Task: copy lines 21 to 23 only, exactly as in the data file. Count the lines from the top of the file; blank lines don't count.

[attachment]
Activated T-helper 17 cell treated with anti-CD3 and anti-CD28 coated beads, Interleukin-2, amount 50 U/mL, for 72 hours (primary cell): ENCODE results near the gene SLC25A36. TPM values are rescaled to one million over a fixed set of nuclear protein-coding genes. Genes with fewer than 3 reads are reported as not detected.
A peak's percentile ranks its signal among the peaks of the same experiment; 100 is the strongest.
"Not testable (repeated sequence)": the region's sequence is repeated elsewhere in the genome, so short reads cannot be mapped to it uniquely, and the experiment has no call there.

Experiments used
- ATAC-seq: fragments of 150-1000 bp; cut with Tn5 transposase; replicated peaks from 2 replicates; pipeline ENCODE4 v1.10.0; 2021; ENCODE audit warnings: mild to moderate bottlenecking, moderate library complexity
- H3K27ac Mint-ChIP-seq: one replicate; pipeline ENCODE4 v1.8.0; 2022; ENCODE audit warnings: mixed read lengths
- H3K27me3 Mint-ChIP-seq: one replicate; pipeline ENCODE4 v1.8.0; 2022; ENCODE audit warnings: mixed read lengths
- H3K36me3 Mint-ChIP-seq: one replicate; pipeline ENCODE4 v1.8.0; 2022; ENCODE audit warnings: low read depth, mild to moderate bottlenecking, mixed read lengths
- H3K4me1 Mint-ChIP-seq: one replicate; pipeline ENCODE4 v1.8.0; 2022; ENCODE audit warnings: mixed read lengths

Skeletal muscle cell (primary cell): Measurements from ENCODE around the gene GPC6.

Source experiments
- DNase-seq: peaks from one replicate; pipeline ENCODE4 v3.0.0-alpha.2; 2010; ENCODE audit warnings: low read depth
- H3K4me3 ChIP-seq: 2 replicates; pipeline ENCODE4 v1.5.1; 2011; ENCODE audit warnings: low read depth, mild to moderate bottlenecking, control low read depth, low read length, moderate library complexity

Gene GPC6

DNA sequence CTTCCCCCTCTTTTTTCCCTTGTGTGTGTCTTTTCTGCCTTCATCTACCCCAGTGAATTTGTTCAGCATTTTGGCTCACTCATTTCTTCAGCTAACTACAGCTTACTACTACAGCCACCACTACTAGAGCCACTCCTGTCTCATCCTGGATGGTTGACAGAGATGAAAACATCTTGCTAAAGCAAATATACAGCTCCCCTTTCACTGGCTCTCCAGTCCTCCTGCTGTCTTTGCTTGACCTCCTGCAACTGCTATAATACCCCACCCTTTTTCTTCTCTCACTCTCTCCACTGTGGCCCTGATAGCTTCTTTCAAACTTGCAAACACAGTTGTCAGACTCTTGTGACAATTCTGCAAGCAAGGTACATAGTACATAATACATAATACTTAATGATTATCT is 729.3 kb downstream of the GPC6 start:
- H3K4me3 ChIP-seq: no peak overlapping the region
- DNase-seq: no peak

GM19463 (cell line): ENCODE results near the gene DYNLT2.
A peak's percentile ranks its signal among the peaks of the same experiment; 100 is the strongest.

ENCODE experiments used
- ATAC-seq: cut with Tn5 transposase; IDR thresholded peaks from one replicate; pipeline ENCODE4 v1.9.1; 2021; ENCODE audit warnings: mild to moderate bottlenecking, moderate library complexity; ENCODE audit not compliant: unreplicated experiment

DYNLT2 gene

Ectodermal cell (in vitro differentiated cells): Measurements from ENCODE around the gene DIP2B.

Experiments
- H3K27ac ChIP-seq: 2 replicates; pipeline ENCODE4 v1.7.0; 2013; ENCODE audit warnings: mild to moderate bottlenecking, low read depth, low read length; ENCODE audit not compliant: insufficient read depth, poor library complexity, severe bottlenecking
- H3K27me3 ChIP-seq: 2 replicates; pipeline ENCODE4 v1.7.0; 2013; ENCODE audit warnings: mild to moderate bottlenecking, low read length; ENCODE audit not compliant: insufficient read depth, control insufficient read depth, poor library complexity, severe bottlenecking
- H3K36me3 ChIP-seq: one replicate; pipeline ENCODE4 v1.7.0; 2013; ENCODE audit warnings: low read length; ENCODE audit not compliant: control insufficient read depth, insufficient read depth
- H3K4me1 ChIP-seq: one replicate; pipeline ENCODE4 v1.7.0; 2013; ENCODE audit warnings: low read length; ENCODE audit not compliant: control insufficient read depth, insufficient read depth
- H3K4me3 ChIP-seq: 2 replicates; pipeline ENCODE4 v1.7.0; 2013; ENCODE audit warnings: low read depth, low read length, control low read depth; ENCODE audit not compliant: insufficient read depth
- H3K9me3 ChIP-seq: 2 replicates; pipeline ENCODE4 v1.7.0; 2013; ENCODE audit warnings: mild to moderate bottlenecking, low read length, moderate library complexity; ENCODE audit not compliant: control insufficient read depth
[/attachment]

- ATAC-seq: cut with Tn5 transposase; IDR thresholded peaks from one replicate; pipeline ENCODE4 v1.9.1; 2021; ENCODE audit warnings: mild to moderate bottlenecking, moderate library complexity; ENCODE audit not compliant: unreplicated experiment

DYNLT2 gene

Ectodermal cell (in vitro differentiated cells): Measurements from ENCODE around the gene DIP2B.